Review: Spirited

Lydia Jayaputra — Staff Writer

Get ready for the newest Christmas movie on the block: “Spirited.” With co-stars Ryan Reynolds and Will Ferrell, “Spirited” wants to be a big-hearted, funny, and lovable classic, but gets tangled in its mix of self-aware humor, moral wrestling, and lengthy musical numbers.

What if “A Christmas Carol” wasn’t a one-off operation? In “Spirited,” the ghosts of Christmas past, present and future (along with their corporate team of spirits), find a new jerk to haunt every year. All goes smoothly for two centuries, as human after human is redeemed by their Christmas haunts, until the ghost of Christmas present (Will Ferrell) persuades the team to take on an “unredeemable”: Clint, a.k.a. Ryan Reynolds, a social media manipulator, a man willing to lie and weaponize any internet conflict for his client’s (and his own) profit. A moral tug-of-war ensues, with Ferrell and the spirit crew finding Reynolds a much harder client to change than they thought.

As a watcher, you’ll laugh out loud at “Spirited” more than once – nary a few minutes goes by without a good joke. You’ll also grow weary of song and dance. Oh, did I mention this is a musical? There are 12 songs in this two-hour-long movie. Sure, the characters know they’re in a musical, and some beg for the singing to stop, but the singing just does. Not. Stop. “Spirited” tries to acknowledge how corny musicals are while still being a musical, but you can’t have your cake and eat it: it still feels corny.

On the other side of all the singing, you’ll start to feel like there are a few moral lessons underneath the zaniness. You may even wrestle with the movie’s messages, sympathize with the struggles of Ferrell and Reynolds, and take their problems seriously. That is, until the next joke and song comes along.

If you have trouble taking a high-production musical number about deep struggles seriously (background costumes, flashy lights, and choreography included), be prepared to laugh when “Spirited” wants you to cry. The break between reality and musical is done very well production-wise, but it’s a hard mental leap to go from a constant stream of Reynolds and Ferrell-brand humor — which takes nothing seriously — to earnest, emotional, heart-pouring messages. I’m sorry, Will Ferrell, did you want me to feel your pain when you sang about guilt? I was kind of too distracted by the tone of the rest of the movie.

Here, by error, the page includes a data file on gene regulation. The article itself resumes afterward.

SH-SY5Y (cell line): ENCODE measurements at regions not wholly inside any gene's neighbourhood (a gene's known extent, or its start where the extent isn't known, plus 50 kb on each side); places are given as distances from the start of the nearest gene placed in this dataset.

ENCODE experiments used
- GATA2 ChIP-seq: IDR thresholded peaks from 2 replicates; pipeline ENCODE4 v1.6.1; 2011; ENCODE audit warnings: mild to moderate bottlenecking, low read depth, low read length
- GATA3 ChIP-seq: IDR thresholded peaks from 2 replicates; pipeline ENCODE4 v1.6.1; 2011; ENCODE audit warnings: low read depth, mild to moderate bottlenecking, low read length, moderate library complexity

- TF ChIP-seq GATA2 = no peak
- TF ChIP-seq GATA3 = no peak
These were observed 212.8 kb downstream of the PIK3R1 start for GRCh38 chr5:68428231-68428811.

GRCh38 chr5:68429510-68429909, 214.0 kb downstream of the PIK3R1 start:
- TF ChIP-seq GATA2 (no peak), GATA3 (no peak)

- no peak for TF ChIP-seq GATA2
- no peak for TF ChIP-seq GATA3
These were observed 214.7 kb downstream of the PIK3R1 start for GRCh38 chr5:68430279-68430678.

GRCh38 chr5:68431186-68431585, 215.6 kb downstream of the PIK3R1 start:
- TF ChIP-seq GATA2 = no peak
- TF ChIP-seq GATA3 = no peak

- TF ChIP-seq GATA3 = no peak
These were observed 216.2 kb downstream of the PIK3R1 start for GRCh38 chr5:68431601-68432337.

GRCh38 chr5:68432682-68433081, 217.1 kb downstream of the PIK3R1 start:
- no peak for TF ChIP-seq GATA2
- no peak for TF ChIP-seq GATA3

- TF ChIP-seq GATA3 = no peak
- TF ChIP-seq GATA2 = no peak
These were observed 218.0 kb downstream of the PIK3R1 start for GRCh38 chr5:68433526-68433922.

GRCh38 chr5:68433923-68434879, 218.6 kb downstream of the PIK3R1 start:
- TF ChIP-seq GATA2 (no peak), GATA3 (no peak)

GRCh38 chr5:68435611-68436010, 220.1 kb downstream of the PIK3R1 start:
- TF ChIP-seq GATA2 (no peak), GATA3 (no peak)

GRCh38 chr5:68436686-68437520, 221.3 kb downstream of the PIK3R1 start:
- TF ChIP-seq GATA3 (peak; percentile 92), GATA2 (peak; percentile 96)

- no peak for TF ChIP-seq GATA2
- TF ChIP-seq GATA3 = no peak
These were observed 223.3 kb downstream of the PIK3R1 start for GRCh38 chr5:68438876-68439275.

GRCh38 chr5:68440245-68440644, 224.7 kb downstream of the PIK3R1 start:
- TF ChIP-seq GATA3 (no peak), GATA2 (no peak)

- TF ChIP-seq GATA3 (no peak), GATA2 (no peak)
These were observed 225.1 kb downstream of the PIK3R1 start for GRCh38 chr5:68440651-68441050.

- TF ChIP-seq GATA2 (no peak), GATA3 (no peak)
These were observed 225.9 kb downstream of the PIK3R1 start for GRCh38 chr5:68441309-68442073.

Enough with the criticism. If you give “Spirited” a little grace for these awkward tone shifts, you’ll find some great laughs along with some heartwarming, honest messages. I, for one, did not expect this movie to tackle past guilt, internet culture, and the meaning of true human change, and I certainly did not expect to find myself wrestling with those issues during the movie. And yet, I was.

While musical numbers take the brunt of emotional exposition, there are enough ‘real-world’ scenes with sincere emotion to bring the character’s problems home. “Spirited” gives honest portrayals of modern moral problems; ergo, the character’s reactions to those problems feel genuine. There are no cartoon villains here — just real, flawed people. The watcher is encouraged, nay, compelled, to root for pretty much everyone.

“Spirited” may not accomplish everything it wanted to (which was a lot), but it still ends up being a fun, enjoyable time. You’ll laugh at well-landed jokes, laugh again at poorly-landed emotional musicals, and maybe feel some true joy and moral lessons underneath it all. With a little grace and mercy, “Spirited” deserves a spot on your Christmas movie shelf.

Contributed photo

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